Secondary Logo

Institutional members access full text with Ovid®

Share this article on:

Endocannabinoids in the regulation of appetite and body weight

Kirkham, T. C.

REVIEWS

The discovery of cannabinoid receptors, together with the development of selective cannabinoid receptor antagonists, has encouraged a resurgence of cannabinoid pharmacology. With the identification of endogenous agonists, such as anandamide, scientists have sought to uncover the biological role of endocannabinoid systems; initially guided by the long-established actions of cannabis and exogenous cannabinoids such as Δ9-tetrahydrocannabinol (THC). In particular, considerable research has examined endocannabinoid involvement in appetite, eating behaviour and body weight regulation. It is now confirmed that endocannabinoids, acting at brain CB1 cannabinoid receptors, stimulate appetite and ingestive behaviours, partly through interactions with more established orexigenic and anorexigenic signals. Key structures such as the nucleus accumbens and hypothalamic nuclei are sensitive sites for the hyperphagic actions of these substances, and endocannabinoid activity in these regions varies in relation to nutritional status and feeding expression. Behavioural studies indicate that endocannabinoids increase eating motivation by enhancing the incentive salience and hedonic evaluation of ingesta. Moreover, there is strong evidence of an endocannabinoid role in energy metabolism and fuel storage. Recent developments point to potential clinical benefits of cannabinoid receptor antagonists in the management of obesity, and of agonists in the treatment of other disorders of eating and body weight regulation.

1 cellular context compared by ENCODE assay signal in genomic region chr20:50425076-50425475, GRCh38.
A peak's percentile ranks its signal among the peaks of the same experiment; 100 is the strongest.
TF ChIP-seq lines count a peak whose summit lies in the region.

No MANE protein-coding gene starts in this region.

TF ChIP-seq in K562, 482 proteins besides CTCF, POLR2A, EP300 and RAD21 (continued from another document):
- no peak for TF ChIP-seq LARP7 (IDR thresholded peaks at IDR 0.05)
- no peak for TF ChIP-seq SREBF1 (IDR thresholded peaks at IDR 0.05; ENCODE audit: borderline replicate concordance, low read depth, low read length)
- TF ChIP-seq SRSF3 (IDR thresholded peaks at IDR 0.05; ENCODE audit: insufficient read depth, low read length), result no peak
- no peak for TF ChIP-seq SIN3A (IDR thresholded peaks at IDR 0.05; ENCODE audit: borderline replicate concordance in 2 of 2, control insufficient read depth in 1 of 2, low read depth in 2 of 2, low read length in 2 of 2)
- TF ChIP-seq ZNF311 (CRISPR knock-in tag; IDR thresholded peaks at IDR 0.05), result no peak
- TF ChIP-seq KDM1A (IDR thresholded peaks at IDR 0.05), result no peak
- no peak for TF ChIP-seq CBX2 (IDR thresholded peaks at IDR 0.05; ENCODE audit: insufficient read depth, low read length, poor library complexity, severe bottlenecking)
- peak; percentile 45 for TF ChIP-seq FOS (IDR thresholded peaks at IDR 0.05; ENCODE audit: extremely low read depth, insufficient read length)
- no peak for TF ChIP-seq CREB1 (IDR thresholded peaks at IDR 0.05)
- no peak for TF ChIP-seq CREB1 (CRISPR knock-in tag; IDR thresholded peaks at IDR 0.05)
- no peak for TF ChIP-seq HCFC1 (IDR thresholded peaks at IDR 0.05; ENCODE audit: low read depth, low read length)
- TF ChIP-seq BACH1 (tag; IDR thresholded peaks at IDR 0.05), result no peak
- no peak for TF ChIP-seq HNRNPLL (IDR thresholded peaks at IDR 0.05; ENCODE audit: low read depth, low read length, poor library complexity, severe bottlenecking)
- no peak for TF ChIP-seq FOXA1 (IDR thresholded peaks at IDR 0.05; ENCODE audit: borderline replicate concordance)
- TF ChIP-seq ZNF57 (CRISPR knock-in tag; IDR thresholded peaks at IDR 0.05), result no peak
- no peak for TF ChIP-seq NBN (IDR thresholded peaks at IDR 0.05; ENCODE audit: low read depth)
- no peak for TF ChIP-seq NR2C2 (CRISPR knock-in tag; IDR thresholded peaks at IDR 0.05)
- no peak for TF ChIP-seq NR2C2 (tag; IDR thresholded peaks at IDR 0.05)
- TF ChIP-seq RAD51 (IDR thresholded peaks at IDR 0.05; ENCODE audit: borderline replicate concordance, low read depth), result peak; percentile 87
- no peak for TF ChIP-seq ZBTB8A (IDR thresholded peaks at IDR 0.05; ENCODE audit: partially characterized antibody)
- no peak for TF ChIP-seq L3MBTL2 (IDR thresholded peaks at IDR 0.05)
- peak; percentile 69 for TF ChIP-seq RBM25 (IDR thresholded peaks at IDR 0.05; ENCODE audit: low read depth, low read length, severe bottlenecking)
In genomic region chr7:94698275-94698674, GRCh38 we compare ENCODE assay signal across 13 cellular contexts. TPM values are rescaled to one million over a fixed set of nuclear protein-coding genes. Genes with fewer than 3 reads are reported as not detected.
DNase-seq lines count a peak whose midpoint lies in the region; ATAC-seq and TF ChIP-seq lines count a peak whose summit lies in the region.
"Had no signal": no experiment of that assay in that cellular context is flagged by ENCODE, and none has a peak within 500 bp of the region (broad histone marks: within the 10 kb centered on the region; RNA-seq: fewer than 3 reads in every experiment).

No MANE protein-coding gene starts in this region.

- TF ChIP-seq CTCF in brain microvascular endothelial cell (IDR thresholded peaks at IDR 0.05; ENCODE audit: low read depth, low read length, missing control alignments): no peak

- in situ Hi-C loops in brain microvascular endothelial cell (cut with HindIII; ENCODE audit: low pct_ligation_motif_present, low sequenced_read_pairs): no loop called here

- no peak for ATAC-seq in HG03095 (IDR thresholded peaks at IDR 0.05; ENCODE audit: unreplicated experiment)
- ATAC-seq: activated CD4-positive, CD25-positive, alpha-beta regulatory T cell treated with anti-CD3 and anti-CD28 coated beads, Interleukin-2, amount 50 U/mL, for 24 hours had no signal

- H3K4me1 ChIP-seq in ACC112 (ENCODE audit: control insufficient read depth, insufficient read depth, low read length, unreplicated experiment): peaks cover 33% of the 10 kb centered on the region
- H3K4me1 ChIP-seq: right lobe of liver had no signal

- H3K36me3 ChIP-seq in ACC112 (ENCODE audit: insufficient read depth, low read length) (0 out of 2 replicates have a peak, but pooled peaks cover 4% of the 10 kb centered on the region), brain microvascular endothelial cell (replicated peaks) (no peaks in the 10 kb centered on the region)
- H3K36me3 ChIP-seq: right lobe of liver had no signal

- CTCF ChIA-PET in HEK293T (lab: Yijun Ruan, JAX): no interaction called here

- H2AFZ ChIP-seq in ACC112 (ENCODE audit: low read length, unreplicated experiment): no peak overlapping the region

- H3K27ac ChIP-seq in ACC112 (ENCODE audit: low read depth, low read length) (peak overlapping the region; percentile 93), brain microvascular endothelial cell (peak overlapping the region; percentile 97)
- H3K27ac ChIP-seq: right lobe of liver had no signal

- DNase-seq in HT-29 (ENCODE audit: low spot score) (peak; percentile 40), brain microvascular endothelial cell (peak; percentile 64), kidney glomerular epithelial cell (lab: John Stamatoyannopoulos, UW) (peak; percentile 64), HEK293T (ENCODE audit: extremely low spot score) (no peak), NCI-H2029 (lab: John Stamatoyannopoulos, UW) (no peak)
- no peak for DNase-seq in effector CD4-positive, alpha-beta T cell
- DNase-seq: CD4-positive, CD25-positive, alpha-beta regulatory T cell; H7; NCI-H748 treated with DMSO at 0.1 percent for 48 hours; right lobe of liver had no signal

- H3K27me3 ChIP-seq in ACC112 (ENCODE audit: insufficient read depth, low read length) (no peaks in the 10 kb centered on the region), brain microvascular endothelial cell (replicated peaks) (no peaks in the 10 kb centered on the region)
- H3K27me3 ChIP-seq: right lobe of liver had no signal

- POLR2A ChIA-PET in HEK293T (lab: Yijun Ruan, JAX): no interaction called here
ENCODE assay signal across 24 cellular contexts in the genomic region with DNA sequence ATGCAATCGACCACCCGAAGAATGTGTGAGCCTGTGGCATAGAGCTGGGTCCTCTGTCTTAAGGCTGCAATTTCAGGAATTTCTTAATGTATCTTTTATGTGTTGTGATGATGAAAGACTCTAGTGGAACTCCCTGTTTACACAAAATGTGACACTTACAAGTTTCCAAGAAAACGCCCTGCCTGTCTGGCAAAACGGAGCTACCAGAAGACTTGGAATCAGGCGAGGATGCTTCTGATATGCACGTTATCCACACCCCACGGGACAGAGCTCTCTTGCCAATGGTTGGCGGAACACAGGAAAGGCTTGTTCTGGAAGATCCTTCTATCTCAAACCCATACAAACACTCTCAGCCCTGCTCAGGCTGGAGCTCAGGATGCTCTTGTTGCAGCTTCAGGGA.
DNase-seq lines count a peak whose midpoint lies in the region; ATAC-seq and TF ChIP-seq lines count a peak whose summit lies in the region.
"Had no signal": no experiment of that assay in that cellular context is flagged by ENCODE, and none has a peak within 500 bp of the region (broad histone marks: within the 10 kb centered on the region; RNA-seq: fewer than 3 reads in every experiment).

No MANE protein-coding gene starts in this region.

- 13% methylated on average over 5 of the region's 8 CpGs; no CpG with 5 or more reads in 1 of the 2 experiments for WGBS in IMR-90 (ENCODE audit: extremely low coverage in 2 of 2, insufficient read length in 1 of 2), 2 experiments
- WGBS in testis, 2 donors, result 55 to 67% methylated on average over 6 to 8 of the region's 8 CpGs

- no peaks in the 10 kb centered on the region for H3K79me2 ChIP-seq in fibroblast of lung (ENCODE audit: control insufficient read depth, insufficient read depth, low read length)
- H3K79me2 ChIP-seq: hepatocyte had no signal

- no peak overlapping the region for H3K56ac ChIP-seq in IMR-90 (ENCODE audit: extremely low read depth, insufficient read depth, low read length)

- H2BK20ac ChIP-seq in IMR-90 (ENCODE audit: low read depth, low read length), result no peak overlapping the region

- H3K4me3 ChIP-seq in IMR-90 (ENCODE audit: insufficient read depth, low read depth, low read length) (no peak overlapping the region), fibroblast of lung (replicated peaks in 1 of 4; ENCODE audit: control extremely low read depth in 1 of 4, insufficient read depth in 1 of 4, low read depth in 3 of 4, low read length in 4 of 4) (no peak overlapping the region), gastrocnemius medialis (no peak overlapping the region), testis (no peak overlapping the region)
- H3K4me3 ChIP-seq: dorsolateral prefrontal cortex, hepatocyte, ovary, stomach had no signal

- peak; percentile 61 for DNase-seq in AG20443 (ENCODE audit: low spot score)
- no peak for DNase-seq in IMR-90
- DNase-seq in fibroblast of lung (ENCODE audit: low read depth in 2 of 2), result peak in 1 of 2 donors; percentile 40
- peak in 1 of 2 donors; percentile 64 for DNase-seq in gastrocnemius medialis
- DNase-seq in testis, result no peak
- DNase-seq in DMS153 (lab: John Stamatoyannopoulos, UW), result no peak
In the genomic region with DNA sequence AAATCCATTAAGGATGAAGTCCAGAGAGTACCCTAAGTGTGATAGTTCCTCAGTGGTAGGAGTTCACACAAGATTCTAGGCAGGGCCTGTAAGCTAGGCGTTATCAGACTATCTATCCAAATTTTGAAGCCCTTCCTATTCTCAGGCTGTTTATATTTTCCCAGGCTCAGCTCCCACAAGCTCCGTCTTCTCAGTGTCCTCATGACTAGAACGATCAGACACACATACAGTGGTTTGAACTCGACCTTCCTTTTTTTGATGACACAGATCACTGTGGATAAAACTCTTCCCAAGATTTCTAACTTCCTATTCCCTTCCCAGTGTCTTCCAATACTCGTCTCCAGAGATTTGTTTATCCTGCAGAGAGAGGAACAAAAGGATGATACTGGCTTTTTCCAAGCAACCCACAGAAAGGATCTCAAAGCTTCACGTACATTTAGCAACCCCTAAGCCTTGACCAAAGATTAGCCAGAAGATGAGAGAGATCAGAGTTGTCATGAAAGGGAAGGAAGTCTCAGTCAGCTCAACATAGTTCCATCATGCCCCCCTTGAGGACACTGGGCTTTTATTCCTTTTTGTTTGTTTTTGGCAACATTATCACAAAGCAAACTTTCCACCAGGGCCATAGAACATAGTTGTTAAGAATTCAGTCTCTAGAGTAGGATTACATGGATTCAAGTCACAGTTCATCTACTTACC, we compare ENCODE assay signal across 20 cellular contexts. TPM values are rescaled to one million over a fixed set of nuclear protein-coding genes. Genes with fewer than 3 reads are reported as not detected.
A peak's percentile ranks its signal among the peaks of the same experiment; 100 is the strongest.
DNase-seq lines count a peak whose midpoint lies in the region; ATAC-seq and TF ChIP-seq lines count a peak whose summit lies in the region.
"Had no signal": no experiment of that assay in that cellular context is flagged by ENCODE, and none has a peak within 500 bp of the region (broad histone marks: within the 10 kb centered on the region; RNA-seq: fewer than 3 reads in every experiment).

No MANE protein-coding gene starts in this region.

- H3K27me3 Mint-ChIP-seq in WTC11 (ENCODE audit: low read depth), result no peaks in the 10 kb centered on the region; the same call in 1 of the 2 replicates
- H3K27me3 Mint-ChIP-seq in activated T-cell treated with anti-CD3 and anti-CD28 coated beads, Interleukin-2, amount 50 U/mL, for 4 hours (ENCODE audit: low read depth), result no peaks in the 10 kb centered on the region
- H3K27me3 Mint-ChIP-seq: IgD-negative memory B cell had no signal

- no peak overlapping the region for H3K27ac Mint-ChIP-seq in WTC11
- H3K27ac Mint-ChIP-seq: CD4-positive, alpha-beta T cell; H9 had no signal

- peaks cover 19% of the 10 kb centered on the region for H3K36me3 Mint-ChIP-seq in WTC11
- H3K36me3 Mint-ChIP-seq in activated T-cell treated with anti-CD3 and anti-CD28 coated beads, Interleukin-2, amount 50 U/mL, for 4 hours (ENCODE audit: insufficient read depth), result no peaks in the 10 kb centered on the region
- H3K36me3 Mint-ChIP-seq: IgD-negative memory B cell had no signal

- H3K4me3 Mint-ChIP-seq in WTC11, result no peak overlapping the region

School of Psychology, University of Liverpool, Liverpool, England

Sponsorship: The author's research is supported by the United Kingdom Biotechnology and Behavioural Sciences Research Council.

Correspondence and rtequests for reprints to Professor T.C. Kirkham, School of Psychology, University of Liverpool, Eleanor Rathbone Building, Bedford Street South Liverpool, L69 7ZA, England.

e-mail: t.c.kirkham@liverpool.ac.uk

Received 13 June 2005 Accepted 26 July 2005

© 2005 Lippincott Williams & Wilkins, Inc.